In contemporary Nigeria as elsewhere, occupation differentiated people, incomes, and life-styles. In rural areas, smallholder farmers were the rule, but farmers often had a nonfarm occupation to produce income during the nongrowing season. The size of the farm was a function of family size, farming skills, inherited wealth, and nonfarm income to provide money for laborers. Some nonfarm work, such as trade, was prestigious; some, such as butchering, was less so. The most prestigious work in rural areas was that of public administration, either as local traditional headmen and chiefs or as rural representatives of government departments--such as teachers, district officers, veterinarians, extension workers, public works foremen, postal officials, and the like. Such offices required formal educational qualifications. The offices offered steady salaries; the possibility of government housing, or housing and vehicle allowances. Unlike farming, such work also meant protection against the vagaries of climate and economic conditions. This situation lasted well into the late 1980s until inflation, recession, and government cutbacks destroyed these advantages.

In 1990 a growing number of medium-sized towns (with more than 10,000 people) were spreading out across the country. They contained branch banks; branches of larger urban-based trading companies; smaller stores; and trade, building, and transport enterprises whose owner-managers formed a rural middle class of semiurbanized households. Often such individuals owned and operated nearby commercial farms as part of their diversified business interests. Their incomes were higher than those of usual farm families; their education level was quite low, ranging up to completion of primary school; and they were often active as local political party representatives with links to more important men and organizations in nearby cities.

In a number of special situations, government had invested in a rural area, creating peri-urban conditions surrounding a large town. Government involvement might result in a state university or a large irrigation project, for example, or on a smaller scale, where a secondary school had been sited with appropriate housing, electrification, and transportation links to a nearby urban center. In some instances, such as the Tiga Dam in Kano State or the massive irrigation project on Lake Chad, entire communities had sprung up to provide housing for the technical staff; new schools and markets also were built to meet the increased consumer needs of the farmers whose incomes rose as the project went into production.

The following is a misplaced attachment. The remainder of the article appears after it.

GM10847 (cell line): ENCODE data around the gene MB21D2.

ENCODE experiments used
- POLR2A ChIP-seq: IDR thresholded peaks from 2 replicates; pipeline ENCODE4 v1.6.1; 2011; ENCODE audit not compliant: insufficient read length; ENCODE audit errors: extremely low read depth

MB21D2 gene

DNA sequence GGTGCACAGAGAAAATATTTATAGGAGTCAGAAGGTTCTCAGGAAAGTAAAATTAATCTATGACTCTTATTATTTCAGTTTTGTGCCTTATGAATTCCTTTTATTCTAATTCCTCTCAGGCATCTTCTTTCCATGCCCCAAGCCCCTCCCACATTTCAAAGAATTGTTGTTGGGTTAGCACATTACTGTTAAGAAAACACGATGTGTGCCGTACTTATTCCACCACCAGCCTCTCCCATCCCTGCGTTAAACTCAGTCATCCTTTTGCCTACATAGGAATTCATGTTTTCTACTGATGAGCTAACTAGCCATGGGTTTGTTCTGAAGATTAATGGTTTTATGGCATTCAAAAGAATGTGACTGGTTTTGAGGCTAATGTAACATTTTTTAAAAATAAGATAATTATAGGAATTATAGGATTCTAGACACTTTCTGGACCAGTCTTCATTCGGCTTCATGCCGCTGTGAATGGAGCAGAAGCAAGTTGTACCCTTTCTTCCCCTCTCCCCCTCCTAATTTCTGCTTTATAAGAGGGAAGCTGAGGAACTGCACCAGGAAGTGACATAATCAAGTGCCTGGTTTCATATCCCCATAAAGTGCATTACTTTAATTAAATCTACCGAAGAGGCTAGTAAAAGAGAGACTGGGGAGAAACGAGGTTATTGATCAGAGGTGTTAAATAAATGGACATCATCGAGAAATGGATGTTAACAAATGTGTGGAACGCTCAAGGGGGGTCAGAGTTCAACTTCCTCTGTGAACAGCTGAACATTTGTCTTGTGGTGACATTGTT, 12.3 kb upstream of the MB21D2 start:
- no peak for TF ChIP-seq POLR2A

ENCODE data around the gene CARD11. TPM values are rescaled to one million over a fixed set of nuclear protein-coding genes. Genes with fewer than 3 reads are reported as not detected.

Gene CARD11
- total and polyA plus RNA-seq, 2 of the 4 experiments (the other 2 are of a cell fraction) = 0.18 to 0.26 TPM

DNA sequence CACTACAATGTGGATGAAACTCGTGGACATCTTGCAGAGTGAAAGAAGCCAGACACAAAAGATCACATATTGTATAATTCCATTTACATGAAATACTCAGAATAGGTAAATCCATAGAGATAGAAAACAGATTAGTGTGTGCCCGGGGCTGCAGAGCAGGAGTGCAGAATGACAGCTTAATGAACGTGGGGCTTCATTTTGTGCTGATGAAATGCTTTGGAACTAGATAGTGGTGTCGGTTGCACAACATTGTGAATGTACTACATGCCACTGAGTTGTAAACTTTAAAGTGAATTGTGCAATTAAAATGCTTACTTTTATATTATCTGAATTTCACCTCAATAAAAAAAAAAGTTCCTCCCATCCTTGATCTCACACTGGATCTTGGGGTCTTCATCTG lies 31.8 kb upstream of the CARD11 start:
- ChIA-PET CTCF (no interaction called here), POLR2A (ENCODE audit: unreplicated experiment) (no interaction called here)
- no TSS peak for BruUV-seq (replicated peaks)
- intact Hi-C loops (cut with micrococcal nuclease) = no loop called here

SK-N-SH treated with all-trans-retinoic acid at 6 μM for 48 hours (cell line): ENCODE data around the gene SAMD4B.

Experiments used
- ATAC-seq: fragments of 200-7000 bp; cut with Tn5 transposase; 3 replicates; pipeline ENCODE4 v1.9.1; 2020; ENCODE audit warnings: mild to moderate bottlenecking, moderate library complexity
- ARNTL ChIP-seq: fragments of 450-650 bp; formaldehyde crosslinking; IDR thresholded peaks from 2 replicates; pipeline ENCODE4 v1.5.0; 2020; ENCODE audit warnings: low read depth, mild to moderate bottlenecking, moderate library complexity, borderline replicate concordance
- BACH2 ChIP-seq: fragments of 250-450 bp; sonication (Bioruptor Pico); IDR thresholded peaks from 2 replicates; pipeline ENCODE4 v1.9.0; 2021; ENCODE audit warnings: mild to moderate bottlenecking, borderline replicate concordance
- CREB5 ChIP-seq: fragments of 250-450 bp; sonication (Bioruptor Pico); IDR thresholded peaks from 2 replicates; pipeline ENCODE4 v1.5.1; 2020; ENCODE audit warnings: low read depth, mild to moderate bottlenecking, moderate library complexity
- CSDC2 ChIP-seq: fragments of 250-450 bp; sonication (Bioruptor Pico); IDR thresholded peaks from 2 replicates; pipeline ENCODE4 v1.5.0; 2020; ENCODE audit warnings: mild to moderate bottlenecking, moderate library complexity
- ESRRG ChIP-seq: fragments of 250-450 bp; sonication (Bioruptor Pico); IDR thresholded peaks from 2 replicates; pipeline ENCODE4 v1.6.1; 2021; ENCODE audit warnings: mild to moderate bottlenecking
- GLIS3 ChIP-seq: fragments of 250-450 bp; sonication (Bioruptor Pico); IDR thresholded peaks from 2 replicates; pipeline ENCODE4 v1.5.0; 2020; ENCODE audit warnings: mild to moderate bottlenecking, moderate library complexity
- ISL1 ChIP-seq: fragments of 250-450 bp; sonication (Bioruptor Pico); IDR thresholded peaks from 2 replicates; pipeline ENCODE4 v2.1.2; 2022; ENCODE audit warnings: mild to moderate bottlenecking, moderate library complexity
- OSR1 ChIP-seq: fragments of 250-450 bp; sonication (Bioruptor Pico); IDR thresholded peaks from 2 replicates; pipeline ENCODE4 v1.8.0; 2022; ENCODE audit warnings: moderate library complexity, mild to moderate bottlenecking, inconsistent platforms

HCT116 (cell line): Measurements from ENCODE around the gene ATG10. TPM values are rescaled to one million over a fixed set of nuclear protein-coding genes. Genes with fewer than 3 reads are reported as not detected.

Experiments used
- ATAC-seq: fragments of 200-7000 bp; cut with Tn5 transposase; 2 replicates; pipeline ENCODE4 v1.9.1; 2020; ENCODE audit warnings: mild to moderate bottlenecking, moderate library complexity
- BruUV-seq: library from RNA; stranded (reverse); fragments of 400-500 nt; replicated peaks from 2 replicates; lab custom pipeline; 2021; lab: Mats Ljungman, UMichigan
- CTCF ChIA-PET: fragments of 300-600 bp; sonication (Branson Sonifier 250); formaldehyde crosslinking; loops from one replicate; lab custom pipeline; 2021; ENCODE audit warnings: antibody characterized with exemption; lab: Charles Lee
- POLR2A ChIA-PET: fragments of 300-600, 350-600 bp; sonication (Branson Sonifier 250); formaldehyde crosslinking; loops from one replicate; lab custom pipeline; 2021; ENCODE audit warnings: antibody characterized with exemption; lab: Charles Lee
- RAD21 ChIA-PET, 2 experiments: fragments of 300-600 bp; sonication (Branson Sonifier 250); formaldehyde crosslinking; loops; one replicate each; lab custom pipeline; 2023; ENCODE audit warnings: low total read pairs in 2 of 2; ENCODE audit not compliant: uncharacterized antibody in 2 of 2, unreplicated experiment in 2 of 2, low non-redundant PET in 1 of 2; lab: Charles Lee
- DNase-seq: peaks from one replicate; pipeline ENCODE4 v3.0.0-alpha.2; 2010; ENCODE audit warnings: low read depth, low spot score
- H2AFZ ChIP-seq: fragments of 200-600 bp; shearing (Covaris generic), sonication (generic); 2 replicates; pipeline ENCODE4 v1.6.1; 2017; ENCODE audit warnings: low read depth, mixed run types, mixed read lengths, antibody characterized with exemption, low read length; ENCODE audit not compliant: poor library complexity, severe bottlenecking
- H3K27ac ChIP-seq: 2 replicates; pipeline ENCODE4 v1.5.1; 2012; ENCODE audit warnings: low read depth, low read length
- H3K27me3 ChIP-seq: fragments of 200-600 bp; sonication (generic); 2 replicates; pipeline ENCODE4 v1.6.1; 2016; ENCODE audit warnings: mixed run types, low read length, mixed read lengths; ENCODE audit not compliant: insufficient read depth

Because of high inflation and sluggish salary increases throughout the 1980s and into 1990, rural officials were obliged to moonlight, usually by farming, to maintain real wage levels. Extension workers had been observed spending their days in a nearby city on a second job and carrying out visits to farmers in the evenings and on weekends. The wives of officials set up poultry sheds behind their houses and raised chickens and eggs for local and nearby city markets. By contrast, traditional chiefs, who had less formal education and often received much lower salaries than government representatives, were able to sell services, especially access to land purchases; to adjudicate disputes; and to keep a small portion of taxes. This shadowy income allowed them to maintain or even increase consumption levels more easily and set the pattern for the sale of public services that was quickly picked up by other officials living in rural areas. In the late 1980s, these well-established "corrupt" practices were viewed widely as essential for rural officials because real incomes had fallen so drastically.